I know how difficult it is when first starting research but there are so many great resources on the Internet -- this site for one.
Both sides of my family -- parents, their parents, their parents were born in Semlak.My father's side, the Reformed Church, were in Balmazjúváros (a way station) a generation or more.My mother's side, the Evangelische Lutheran Church, were in Mezoberény for a while before coming to Semlak.
My father's surname was Keller before it was magyarized to Pinczés, his mother's name before magyarization was Rosinger and then was changed to Rózsa.
My mother's maiden name was Wagner and her Wagner grandparents were Martin Wagner and Elizabeth Grünwald.Her mother's parents were Andreas Bartolf and Magdolna Maas.
My parents, grandparents, aunts, uncles, etc., etc. also first lived in Harrisburg and, for the most part, all the relatives went first to Cameron Street or Herr Street.My grandmother had a rooming house for a while (not sure of time period) but don't know if it was on Cameron -- my guts say yes.They then moved to Rochester where a large group of people from Semlak lived.The names of those in Rochester from Semlak, to name just a few, were Keller, Wagner, Beck, Christ, Hirsch, Grunwald, Safnauer, Krehling, Gotschik (in the manifests it's spelled Gocsik), Brandt, Mayer, Holczimmer, etc., etc.They were a close knit group and socialized with one another.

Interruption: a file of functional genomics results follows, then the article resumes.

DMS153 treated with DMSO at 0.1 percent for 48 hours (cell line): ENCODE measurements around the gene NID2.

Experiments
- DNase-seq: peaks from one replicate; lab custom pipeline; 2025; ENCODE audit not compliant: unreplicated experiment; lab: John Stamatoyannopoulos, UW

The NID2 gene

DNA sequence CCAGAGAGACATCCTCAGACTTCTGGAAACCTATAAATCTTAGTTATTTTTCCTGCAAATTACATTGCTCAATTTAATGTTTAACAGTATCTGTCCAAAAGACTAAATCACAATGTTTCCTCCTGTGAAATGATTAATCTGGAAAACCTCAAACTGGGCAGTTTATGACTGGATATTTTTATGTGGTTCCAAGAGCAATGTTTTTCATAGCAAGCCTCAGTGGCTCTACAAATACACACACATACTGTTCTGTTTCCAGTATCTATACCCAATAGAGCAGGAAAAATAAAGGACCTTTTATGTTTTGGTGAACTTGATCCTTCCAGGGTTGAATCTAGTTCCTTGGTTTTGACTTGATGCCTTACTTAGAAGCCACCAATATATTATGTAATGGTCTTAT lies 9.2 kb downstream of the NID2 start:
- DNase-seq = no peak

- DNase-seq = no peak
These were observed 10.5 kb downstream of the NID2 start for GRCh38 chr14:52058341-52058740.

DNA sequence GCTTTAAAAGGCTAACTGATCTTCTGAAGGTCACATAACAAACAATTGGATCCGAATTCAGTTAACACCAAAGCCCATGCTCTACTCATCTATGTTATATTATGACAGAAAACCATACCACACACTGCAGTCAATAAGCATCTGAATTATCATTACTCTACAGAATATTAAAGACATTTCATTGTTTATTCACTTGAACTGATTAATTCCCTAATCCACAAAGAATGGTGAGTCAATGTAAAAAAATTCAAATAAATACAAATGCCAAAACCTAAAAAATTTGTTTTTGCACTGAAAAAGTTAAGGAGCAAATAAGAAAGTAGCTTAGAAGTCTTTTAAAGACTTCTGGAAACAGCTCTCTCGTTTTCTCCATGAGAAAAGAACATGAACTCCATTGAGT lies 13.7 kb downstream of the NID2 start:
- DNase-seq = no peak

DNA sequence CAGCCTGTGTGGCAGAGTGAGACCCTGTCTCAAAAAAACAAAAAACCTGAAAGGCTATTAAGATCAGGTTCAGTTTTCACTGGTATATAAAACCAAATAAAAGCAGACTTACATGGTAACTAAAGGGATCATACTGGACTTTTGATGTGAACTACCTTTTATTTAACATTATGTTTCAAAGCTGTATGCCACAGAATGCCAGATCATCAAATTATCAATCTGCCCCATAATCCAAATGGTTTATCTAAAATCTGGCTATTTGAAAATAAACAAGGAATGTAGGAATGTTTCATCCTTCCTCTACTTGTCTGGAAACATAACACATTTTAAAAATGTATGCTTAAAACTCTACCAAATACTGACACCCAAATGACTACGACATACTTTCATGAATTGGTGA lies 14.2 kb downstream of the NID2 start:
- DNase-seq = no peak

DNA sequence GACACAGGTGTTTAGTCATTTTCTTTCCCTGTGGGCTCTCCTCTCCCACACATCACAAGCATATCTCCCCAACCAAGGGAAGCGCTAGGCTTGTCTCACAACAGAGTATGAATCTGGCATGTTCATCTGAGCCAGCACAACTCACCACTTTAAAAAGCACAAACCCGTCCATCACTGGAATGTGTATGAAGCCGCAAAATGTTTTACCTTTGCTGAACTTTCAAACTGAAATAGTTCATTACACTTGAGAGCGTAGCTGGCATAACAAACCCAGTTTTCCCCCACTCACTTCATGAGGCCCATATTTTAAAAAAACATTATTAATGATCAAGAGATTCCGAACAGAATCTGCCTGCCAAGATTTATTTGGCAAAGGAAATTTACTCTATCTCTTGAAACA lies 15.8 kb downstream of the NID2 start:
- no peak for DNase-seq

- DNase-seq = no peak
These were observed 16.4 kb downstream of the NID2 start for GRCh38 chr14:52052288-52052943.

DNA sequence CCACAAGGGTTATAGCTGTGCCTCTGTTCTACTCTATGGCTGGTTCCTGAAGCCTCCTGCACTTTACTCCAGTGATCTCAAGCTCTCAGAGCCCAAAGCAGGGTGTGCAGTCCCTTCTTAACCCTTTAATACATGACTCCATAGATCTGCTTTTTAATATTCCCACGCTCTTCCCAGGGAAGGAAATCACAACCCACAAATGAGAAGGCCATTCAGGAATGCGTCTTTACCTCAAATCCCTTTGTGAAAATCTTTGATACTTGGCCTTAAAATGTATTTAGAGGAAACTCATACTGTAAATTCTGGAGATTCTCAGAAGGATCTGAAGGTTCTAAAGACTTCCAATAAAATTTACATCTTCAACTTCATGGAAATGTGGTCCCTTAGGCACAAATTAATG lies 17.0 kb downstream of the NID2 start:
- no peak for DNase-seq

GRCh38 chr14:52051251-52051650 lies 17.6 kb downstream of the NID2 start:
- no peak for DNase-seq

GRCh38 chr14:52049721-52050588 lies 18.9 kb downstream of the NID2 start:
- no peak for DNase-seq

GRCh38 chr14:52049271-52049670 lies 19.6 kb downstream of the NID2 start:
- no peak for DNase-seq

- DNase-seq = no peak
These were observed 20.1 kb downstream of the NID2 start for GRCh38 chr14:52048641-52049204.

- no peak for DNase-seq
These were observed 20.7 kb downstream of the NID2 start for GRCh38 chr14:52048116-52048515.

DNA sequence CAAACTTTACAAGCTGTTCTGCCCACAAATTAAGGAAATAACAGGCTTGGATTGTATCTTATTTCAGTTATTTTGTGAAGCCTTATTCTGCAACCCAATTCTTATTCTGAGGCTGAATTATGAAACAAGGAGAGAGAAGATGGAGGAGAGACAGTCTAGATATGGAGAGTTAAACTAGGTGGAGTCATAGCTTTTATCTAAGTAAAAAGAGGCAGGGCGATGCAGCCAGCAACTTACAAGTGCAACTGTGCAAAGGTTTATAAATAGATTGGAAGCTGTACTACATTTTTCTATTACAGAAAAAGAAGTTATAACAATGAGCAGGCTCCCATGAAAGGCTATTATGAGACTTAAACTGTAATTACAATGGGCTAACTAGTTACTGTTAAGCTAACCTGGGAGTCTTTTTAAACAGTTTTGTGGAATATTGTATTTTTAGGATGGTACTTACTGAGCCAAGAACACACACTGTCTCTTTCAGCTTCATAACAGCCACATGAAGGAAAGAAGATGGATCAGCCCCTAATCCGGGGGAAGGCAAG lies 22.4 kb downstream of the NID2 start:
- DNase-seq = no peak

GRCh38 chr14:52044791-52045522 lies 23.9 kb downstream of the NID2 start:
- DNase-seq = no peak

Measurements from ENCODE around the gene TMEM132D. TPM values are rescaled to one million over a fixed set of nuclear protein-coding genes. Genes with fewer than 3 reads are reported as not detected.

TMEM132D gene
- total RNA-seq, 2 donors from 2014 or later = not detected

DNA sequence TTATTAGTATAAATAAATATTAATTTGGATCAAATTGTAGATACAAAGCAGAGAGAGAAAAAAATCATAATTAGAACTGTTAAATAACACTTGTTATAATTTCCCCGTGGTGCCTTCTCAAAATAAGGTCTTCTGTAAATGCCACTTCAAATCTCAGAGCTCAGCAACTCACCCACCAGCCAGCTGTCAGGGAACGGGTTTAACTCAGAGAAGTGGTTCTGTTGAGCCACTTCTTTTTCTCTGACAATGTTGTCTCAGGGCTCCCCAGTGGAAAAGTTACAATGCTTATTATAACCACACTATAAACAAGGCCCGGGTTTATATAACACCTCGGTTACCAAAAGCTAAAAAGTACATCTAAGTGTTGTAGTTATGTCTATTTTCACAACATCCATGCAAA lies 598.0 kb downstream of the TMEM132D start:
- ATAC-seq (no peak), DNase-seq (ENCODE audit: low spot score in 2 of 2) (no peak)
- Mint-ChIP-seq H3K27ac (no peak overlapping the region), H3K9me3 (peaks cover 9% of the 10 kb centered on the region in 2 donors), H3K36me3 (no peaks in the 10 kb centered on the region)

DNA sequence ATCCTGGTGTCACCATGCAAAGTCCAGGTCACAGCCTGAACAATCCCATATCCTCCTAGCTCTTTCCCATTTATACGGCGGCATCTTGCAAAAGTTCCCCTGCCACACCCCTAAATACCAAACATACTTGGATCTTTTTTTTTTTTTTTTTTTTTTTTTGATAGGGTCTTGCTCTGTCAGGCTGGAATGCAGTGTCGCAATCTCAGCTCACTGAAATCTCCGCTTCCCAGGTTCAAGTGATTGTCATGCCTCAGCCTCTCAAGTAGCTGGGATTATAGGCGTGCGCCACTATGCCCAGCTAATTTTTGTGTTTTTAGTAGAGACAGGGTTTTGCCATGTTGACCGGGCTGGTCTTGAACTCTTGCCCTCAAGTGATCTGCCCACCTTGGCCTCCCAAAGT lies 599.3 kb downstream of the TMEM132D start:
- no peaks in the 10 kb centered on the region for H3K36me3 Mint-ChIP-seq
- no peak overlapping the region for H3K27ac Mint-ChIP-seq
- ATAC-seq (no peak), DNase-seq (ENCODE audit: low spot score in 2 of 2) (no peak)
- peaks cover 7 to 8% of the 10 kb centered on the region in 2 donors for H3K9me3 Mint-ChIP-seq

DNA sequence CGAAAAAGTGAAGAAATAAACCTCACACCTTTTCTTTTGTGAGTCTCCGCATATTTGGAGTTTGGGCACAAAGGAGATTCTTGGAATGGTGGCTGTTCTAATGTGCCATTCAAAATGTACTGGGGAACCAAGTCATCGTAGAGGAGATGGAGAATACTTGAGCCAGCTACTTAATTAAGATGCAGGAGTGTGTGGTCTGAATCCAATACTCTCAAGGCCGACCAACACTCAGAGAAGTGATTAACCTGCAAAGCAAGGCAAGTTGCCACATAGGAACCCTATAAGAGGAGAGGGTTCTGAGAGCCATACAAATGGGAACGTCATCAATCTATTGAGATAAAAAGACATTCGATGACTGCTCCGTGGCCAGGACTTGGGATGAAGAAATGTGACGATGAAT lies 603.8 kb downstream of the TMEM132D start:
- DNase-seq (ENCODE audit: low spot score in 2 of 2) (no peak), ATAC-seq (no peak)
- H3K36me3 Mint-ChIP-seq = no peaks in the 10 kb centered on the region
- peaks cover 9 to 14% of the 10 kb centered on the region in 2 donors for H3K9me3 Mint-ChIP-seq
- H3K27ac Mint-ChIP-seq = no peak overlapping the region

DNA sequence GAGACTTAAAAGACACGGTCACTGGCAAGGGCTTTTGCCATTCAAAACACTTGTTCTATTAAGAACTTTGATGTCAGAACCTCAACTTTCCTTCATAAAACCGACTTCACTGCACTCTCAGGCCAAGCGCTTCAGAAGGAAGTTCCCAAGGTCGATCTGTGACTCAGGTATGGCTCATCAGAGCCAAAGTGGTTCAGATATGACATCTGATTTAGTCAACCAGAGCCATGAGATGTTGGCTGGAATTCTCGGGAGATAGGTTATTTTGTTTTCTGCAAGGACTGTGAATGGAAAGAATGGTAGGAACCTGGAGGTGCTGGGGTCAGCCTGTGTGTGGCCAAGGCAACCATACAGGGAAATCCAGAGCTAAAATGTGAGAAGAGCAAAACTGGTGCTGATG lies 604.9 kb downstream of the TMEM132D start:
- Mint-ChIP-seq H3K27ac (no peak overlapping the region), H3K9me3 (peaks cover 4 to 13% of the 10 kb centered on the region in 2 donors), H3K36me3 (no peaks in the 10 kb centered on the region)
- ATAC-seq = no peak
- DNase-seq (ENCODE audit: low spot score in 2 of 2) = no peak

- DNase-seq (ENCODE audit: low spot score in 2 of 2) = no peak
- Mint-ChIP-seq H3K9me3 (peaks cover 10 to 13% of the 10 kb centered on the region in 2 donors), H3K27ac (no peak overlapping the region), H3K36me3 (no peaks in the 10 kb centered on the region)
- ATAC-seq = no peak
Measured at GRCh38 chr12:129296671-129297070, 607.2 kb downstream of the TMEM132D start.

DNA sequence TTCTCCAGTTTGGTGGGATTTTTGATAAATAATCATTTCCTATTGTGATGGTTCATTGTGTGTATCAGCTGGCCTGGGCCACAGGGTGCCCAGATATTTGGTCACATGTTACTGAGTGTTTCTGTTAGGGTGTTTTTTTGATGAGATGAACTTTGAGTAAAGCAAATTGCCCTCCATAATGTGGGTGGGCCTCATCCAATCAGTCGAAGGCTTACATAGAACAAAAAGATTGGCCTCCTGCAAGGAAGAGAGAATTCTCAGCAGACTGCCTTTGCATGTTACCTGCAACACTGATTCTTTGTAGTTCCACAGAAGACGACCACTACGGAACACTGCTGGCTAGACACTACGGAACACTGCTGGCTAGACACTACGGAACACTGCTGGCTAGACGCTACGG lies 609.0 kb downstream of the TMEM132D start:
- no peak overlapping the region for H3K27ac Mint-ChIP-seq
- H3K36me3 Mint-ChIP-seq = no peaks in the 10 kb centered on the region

I have the Semlak Reformed Church Familienbuch (listing of births, deaths, marriages) but didn't fink Yanko or Janko so that must mean your gr grandfather might be Lutheran.
A wonderful, wonderful site to visit is the web page for the Semlak HOG (Heimatortsgemeinschaft) at www.semlak.de
There are pictures, a history (in English) of Semlak, the HOG documents and the 20th Heimatbrief (newsletter).If you click on the Heimatbrief button, it'll take you to a listing of the contents of the heimatbriefs but if you go to the very last one, you can get into volume 20.Great pictures in the newsletter.If you can read German, then you have no problem.But if you can't, you can translate it at the http://babelfish.altavista.com/trhttp://babelfish.altavista.com/tr site which translates rather strangely at times but it gives you the basic message and there's lots to learn in volume 20 (funeral practices, for example).
Hope I can be of help -- just keep in touch.If you want to communicate with me directly, write to me.